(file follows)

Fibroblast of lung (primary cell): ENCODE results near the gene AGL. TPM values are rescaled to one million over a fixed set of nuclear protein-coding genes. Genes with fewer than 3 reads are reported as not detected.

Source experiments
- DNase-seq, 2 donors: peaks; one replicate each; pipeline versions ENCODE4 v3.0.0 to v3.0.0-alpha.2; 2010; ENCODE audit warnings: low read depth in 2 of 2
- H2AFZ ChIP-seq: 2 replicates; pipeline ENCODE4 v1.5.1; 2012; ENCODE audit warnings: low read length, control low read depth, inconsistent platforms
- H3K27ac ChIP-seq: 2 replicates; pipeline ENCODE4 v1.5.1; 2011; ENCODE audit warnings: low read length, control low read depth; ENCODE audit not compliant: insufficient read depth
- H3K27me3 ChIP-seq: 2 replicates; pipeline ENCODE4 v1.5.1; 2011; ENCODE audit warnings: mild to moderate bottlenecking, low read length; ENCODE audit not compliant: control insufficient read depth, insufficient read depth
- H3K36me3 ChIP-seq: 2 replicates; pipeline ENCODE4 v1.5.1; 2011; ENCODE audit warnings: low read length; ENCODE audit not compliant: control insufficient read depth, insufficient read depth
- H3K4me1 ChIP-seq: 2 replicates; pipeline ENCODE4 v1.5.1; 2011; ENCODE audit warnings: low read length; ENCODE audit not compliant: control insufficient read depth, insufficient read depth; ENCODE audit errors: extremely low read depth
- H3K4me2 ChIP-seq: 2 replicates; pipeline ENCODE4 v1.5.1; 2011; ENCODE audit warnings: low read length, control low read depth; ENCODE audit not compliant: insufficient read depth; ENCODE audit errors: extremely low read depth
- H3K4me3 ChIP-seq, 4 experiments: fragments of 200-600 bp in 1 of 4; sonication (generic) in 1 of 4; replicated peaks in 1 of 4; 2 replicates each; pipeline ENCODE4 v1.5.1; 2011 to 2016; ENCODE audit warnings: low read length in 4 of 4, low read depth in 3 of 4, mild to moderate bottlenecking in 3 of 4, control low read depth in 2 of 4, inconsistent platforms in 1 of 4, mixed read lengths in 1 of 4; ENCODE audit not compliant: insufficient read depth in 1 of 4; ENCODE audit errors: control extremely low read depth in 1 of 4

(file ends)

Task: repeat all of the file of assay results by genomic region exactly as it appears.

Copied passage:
Fibroblast of lung (primary cell): ENCODE results near the gene AGL. TPM values are rescaled to one million over a fixed set of nuclear protein-coding genes. Genes with fewer than 3 reads are reported as not detected.

Source experiments
- DNase-seq, 2 donors: peaks; one replicate each; pipeline versions ENCODE4 v3.0.0 to v3.0.0-alpha.2; 2010; ENCODE audit warnings: low read depth in 2 of 2
- H2AFZ ChIP-seq: 2 replicates; pipeline ENCODE4 v1.5.1; 2012; ENCODE audit warnings: low read length, control low read depth, inconsistent platforms
- H3K27ac ChIP-seq: 2 replicates; pipeline ENCODE4 v1.5.1; 2011; ENCODE audit warnings: low read length, control low read depth; ENCODE audit not compliant: insufficient read depth
- H3K27me3 ChIP-seq: 2 replicates; pipeline ENCODE4 v1.5.1; 2011; ENCODE audit warnings: mild to moderate bottlenecking, low read length; ENCODE audit not compliant: control insufficient read depth, insufficient read depth
- H3K36me3 ChIP-seq: 2 replicates; pipeline ENCODE4 v1.5.1; 2011; ENCODE audit warnings: low read length; ENCODE audit not compliant: control insufficient read depth, insufficient read depth
- H3K4me1 ChIP-seq: 2 replicates; pipeline ENCODE4 v1.5.1; 2011; ENCODE audit warnings: low read length; ENCODE audit not compliant: control insufficient read depth, insufficient read depth; ENCODE audit errors: extremely low read depth
- H3K4me2 ChIP-seq: 2 replicates; pipeline ENCODE4 v1.5.1; 2011; ENCODE audit warnings: low read length, control low read depth; ENCODE audit not compliant: insufficient read depth; ENCODE audit errors: extremely low read depth
- H3K4me3 ChIP-seq, 4 experiments: fragments of 200-600 bp in 1 of 4; sonication (generic) in 1 of 4; replicated peaks in 1 of 4; 2 replicates each; pipeline ENCODE4 v1.5.1; 2011 to 2016; ENCODE audit warnings: low read length in 4 of 4, low read depth in 3 of 4, mild to moderate bottlenecking in 3 of 4, control low read depth in 2 of 4, inconsistent platforms in 1 of 4, mixed read lengths in 1 of 4; ENCODE audit not compliant: insufficient read depth in 1 of 4; ENCODE audit errors: control extremely low read depth in 1 of 4